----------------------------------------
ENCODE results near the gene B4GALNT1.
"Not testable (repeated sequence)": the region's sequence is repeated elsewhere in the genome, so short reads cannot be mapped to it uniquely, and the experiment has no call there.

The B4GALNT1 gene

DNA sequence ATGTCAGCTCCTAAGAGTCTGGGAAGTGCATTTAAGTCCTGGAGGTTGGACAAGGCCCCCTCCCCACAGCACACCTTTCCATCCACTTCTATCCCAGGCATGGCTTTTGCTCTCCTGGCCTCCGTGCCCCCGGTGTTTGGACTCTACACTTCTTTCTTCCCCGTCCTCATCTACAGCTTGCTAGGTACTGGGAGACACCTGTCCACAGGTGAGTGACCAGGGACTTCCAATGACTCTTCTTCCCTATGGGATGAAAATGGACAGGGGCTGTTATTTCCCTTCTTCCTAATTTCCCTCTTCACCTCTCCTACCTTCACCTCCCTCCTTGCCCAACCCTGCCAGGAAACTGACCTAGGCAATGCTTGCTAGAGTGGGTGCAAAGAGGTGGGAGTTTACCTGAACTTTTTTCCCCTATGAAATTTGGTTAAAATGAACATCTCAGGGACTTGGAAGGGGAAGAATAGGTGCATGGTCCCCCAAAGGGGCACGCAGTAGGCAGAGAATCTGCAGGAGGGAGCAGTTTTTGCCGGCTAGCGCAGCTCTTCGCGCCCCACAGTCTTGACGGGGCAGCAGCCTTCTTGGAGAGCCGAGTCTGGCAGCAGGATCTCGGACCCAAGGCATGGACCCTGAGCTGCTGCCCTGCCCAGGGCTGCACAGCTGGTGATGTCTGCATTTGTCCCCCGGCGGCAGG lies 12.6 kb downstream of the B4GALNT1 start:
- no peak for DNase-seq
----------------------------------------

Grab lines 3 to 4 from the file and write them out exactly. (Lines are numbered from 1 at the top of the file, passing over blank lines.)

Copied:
The B4GALNT1 gene

DNA sequence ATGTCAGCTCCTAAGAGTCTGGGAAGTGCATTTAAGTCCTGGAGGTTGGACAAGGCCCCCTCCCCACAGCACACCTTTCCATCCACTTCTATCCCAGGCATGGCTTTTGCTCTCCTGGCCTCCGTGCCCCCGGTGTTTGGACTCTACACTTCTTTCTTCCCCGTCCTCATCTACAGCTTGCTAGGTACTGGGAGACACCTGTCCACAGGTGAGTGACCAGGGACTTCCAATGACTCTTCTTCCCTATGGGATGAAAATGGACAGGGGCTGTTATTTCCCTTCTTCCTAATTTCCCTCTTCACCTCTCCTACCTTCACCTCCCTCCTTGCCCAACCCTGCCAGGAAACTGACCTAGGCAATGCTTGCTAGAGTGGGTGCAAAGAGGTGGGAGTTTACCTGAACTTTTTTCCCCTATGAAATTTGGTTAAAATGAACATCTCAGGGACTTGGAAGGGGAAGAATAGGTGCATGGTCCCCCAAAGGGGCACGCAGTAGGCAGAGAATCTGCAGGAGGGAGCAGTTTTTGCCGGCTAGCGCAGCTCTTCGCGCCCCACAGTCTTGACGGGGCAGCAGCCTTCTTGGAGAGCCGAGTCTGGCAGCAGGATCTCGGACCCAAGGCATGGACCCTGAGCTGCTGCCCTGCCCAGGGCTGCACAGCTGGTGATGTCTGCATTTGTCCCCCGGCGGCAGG lies 12.6 kb downstream of the B4GALNT1 start: